Skerries with a long history - white veins of granite that have intruded into the folded calcium silicate bedrock. (Helge Haukeland)
GEOLOGY WASHED CLEAN
The sea keeps the bedrock in the outer skerries smooth and clean. When the bedrock is also varied and interesting, the setting is perfect for a discovery tour of these bare-faced outcrops.
In the Møkster- and Selbjorn areas, one finds the remains of both a roughly 490 million-year old oceanic crust and deposits on top of this crust. The oceanic crust itself, which consists mainly of gabbro and greenstone schist, is only visible on the small islands and islets between Lunnøya Island and Selbjørn. The deposits on top of the crust are preserved on Selbjørn and on other islands in the area, for example, on Litla Kalsøy. These stand out as alternating bands of calcium-silicate and marble. Originally, they were laid down on top of the crust as layer upon layer of clay and limestone.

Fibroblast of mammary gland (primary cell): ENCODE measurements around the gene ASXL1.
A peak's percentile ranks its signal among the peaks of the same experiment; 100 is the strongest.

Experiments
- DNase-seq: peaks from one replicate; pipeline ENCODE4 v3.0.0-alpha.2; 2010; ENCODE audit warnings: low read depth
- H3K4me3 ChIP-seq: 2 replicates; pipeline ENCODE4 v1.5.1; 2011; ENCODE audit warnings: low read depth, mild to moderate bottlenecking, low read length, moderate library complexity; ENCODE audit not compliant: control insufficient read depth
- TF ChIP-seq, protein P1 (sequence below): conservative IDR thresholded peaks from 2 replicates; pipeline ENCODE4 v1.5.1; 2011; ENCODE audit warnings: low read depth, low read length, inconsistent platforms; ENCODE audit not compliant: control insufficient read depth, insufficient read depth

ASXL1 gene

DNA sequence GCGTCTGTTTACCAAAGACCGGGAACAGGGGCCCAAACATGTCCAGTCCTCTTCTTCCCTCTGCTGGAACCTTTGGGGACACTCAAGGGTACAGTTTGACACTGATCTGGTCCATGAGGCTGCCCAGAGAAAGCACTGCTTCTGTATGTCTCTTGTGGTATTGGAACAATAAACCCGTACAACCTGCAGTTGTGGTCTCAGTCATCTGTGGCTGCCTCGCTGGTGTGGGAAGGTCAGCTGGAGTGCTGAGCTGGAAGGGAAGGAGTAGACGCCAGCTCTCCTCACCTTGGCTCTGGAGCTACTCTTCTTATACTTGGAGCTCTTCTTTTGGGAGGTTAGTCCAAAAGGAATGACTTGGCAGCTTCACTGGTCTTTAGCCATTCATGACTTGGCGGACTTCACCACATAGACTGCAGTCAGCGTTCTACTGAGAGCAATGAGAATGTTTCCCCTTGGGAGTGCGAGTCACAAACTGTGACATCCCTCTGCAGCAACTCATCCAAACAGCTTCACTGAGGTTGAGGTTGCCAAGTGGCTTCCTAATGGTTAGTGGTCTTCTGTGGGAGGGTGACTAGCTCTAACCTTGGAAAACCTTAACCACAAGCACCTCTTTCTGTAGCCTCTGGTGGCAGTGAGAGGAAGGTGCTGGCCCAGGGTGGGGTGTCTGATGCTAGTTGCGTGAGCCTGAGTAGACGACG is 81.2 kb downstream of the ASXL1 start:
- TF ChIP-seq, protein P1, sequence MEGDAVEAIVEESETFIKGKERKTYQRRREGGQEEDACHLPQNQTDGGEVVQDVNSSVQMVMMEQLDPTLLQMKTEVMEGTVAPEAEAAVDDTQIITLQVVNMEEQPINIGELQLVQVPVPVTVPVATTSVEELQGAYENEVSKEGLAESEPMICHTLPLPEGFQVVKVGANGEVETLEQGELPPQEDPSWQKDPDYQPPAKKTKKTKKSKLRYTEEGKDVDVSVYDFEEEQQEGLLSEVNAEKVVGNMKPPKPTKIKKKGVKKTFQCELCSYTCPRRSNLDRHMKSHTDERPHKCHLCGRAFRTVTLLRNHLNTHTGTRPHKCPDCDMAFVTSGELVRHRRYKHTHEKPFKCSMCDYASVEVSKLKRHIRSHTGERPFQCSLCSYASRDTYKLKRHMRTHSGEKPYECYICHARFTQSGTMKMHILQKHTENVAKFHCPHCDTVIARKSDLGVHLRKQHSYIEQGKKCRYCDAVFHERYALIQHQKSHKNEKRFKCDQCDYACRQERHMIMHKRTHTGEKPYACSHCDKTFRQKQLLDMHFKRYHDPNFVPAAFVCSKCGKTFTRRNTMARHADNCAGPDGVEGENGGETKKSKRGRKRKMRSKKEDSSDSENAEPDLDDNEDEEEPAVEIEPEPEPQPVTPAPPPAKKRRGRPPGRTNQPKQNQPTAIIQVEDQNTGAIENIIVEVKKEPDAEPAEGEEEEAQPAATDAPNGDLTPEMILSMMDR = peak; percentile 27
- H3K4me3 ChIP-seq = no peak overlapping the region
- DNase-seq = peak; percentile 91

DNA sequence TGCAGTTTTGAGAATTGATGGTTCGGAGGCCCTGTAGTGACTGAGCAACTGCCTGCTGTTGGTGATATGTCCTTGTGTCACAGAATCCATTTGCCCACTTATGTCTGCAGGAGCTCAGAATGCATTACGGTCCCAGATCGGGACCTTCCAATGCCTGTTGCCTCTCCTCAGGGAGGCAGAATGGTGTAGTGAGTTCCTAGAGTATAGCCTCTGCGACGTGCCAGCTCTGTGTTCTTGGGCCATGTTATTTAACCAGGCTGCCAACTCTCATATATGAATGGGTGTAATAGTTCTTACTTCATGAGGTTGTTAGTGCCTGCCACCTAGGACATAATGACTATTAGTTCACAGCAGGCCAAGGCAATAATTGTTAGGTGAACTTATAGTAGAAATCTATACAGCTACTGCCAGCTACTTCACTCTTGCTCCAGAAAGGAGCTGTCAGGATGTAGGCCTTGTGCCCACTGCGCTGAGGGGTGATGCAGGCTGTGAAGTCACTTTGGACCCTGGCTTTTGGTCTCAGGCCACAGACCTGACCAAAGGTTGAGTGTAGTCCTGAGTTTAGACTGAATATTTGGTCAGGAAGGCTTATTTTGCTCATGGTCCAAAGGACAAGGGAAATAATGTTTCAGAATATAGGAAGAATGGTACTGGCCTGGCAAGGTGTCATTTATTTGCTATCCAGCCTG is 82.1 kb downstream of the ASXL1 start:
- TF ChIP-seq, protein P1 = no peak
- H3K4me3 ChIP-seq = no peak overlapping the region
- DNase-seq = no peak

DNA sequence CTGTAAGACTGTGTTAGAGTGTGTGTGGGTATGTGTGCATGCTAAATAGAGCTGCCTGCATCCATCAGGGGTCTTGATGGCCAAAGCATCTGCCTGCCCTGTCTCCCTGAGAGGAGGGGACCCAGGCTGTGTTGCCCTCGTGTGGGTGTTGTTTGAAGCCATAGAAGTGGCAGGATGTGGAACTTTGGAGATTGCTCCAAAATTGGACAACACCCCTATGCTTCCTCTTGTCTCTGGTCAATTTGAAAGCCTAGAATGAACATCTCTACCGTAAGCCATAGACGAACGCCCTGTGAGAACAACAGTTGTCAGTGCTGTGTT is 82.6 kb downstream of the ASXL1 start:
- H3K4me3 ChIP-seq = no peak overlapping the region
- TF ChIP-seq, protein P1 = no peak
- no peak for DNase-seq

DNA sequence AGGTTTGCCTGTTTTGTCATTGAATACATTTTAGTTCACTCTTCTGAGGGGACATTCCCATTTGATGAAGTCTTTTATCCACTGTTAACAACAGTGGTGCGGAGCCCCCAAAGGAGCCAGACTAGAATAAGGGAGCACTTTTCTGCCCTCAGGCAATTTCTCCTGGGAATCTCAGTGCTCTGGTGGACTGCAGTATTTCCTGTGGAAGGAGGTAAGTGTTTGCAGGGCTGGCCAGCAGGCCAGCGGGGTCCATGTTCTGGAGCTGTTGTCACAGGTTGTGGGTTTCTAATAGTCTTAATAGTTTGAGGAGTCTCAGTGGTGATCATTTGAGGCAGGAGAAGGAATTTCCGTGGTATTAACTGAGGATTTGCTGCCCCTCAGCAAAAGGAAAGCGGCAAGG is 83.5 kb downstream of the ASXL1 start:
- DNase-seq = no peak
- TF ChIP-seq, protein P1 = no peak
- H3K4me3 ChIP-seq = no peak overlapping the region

The calcium-silicate layer is metamorphosed mudstone. Some of the original clay layers, that were later altered to claystone and calcium-silicate, were unusually rich in the element boron, a material that is found in areas with underground volcanism. When gabbro and granite intruded in and partially melted the mudstones, large and magnificent crystals of the boron-rich mineral tourmaline formed. The tourmaline crystals are totally black, because of their high iron content. These crystals are found in a number of granite veins in the area.
The pattern in the calcium-silicate bedrocks can be quite special and decorative. It is easy to polish and can be treated with acid, if one wants a decorative stone from this area.
The marble was formed when the shells from thousands of tiny organisms that once lived on the seafloor during the Ordovician Period became cemented together over time. The finest and purest marble is found at Salthella, where there has also been a marble quarry. At other places the marble can have a rusty surface because of the mineral graphite. The graphite is an alteration product from coal and oil, which also comes from the animals that lived inside of the calcite shells. There was probably also oil in the bedrock at Austevoll at some time in the past.
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